What the death of the ‘Like’ tells us about ourselves
“It seems telling that we need ‘Likes’ taken away from us, even though we view caring about them as gauche and grotesque...”
If you’re like me – and I reckon this is something of a consensus view, because I’ve heard it repeated enough across hackneyed comedies, thinkpieces, graduate art exhibitions, TED talks, pub chats, overheard in the street etc. etc. etc. – you’ll be aware that caring about social media ‘Likes’ is vapid, vacuous, craven and a handful of other resolutely negative adjectives.
And yet despite knowing all of this, you can’t help yourself. Getting that sweet, sweet push notification that someone has liked one of your posts feels good. Getting interaction on your posts releases dopamine, apparently, and this can produce all sorts of magnificently unhealthy behaviour-altering dependencies and addictions.
So much so that social media head honchos are penitent now. The former vice president of Facebook’s user growth admits “tremendous guilt” for making you want to use Facebook so damn much. Twitter founder Jack Dorsey is bolder still: if he could go back and invent Twitter all over again, he swears he wouldn’t even code a ‘Like’ function this time. Not to be outdone, Facebook-owned Instagram is trialling hiding likes and view counts on its platform. CEO Adam Mosseri goes on: “We want people to worry a little bit less about how many ‘Likes’ they’re getting on Instagram and spend a bit more time connecting with the people that they care about.”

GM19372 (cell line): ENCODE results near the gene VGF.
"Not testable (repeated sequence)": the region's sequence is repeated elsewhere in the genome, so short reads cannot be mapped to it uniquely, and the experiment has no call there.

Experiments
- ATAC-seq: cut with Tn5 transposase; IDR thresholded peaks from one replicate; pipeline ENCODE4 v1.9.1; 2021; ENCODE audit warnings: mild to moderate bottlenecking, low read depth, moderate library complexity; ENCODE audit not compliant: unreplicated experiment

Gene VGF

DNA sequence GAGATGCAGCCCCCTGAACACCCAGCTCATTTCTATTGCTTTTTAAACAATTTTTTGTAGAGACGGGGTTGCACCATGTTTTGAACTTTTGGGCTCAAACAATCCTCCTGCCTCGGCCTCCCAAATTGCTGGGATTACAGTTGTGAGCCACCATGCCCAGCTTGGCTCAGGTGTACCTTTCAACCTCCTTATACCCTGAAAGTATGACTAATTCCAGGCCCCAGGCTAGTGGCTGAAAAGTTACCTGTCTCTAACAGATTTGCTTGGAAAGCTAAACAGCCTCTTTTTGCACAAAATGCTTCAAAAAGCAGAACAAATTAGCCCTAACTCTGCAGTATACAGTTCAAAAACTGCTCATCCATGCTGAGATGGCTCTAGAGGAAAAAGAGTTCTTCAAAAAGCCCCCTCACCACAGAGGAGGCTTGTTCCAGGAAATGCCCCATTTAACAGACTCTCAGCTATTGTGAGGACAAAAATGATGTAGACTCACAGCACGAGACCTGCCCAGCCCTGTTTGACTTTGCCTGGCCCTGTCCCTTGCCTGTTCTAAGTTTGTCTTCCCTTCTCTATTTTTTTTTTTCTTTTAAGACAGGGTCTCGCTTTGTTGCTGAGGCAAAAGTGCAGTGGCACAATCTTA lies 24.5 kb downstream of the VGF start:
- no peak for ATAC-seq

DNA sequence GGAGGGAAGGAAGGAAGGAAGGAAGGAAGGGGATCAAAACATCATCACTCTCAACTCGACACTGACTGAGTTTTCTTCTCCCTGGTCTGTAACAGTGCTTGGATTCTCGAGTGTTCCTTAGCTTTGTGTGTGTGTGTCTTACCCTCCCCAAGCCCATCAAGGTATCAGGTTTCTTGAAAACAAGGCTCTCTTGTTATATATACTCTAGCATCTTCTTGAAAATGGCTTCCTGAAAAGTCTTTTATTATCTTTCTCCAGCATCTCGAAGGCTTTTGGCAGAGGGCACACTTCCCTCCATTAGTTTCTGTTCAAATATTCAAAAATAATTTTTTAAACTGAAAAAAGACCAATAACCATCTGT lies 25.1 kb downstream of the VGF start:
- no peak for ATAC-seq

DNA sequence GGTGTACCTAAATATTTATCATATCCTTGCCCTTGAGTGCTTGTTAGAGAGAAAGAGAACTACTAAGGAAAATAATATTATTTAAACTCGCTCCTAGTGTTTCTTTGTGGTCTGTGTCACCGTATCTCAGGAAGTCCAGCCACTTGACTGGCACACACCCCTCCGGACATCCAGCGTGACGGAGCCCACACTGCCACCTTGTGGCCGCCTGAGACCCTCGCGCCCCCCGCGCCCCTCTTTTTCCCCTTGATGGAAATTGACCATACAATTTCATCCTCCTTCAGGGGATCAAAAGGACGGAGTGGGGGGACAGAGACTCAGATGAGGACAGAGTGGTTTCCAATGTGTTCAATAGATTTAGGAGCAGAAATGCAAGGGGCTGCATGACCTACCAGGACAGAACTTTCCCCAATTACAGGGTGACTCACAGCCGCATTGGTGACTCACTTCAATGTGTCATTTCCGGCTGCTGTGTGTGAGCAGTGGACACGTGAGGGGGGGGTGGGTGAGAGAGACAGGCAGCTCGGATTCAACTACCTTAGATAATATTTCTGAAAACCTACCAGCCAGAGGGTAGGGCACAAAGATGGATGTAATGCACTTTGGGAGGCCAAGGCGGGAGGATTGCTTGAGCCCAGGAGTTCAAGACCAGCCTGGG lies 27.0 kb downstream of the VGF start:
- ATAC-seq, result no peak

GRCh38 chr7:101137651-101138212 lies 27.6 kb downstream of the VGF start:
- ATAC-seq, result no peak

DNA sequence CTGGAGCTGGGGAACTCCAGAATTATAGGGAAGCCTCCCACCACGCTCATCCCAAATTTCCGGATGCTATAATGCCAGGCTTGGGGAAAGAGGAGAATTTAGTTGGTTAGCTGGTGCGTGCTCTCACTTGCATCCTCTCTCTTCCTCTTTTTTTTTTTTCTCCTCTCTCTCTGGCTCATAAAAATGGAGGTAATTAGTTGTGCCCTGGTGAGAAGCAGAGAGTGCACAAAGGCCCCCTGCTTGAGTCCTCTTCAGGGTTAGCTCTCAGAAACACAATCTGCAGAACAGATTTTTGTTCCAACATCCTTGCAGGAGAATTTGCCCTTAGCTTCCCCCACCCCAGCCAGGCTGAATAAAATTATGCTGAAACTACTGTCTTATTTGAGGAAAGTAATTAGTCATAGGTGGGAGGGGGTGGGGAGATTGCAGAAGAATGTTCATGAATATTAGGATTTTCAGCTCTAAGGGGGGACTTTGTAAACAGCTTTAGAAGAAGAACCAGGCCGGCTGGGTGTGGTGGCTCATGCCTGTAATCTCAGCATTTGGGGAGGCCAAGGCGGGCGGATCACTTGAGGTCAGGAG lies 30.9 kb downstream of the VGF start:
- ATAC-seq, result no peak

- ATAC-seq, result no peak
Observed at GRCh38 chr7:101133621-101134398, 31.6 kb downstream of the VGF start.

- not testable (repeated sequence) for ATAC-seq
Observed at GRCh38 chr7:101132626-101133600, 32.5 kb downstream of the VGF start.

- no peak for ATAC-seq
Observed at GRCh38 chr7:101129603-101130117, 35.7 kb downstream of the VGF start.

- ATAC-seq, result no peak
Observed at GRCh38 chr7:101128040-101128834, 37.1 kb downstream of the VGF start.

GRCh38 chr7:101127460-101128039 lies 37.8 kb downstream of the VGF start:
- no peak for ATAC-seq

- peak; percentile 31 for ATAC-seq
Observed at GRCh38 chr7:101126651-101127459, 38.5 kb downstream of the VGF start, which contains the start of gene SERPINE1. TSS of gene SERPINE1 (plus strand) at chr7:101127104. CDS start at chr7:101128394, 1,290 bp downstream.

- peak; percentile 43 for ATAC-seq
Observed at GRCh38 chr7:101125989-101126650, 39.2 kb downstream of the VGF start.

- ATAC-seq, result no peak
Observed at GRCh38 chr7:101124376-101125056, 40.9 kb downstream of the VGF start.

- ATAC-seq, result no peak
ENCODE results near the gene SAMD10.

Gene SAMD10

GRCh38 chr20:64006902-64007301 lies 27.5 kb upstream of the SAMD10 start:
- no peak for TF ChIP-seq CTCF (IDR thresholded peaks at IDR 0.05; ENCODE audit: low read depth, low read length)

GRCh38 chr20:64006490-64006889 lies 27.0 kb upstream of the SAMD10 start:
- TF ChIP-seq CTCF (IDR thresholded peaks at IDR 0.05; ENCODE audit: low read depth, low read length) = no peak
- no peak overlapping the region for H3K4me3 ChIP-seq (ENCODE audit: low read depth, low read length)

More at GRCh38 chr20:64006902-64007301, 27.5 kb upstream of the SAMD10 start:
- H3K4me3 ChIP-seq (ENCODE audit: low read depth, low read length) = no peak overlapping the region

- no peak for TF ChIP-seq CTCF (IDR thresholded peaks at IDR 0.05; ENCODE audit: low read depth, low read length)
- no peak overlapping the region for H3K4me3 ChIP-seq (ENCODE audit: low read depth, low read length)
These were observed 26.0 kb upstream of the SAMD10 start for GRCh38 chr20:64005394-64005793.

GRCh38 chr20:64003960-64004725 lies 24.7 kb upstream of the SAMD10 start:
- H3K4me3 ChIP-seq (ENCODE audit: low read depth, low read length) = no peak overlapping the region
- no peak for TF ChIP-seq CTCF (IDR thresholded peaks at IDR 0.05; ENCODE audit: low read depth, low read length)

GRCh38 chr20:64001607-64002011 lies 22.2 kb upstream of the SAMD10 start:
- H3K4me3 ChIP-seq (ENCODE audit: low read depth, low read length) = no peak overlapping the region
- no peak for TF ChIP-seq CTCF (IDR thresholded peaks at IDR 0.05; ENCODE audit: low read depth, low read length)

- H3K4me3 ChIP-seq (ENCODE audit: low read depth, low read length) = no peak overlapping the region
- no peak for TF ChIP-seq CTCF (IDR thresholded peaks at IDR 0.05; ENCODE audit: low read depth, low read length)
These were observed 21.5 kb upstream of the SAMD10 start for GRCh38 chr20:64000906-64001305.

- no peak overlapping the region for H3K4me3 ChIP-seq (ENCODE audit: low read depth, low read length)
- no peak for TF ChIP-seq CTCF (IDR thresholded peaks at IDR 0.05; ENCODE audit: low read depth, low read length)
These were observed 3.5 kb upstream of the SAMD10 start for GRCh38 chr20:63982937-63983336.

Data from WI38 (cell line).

It’s an announcement that warrants conflicting responses. There’s always a condescending (though possibly entirely fair!) implication in the perennial posturing around ‘Likes.’ We simpletons have bought into these meaningless ‘Likes’ way too hard, and their benevolent creators realise now that they must be done away with, for our own good.
Obviously, ‘Likes’ are ‘bad.’ They have been designed, developed and engineered by companies specifically to keep you in thrall to their product, scrolling your life away, refreshing and refreshing, hoping for one more precious interaction. And they hold tangible influence over the way we construct ourselves. You don’t need a psychology degree to identify that it’s ‘validating’ for someone to ‘Like’ your posts. So if you see someone getting more ‘Likes’ than you for ostensibly similar posts, is it not tempting to wonder… how come? Is this person funnier than me? More interesting? More attractive? Are they worth more than me? Well, according to that ‘Like’ counter — yes! ‘Likes’ not only reinforce but make explicit the social hierarchies which govern our collective self worth. Of course we are affected.
But they are far from meaningless. They are one of the primary means by which algorithms collate truly frightening amounts of detail about you. Mostly, this is to manipulate you into buying products; tailoring your ‘user experience’ and the content you get ‘served’ until it finds you at your most suggestible to consumption.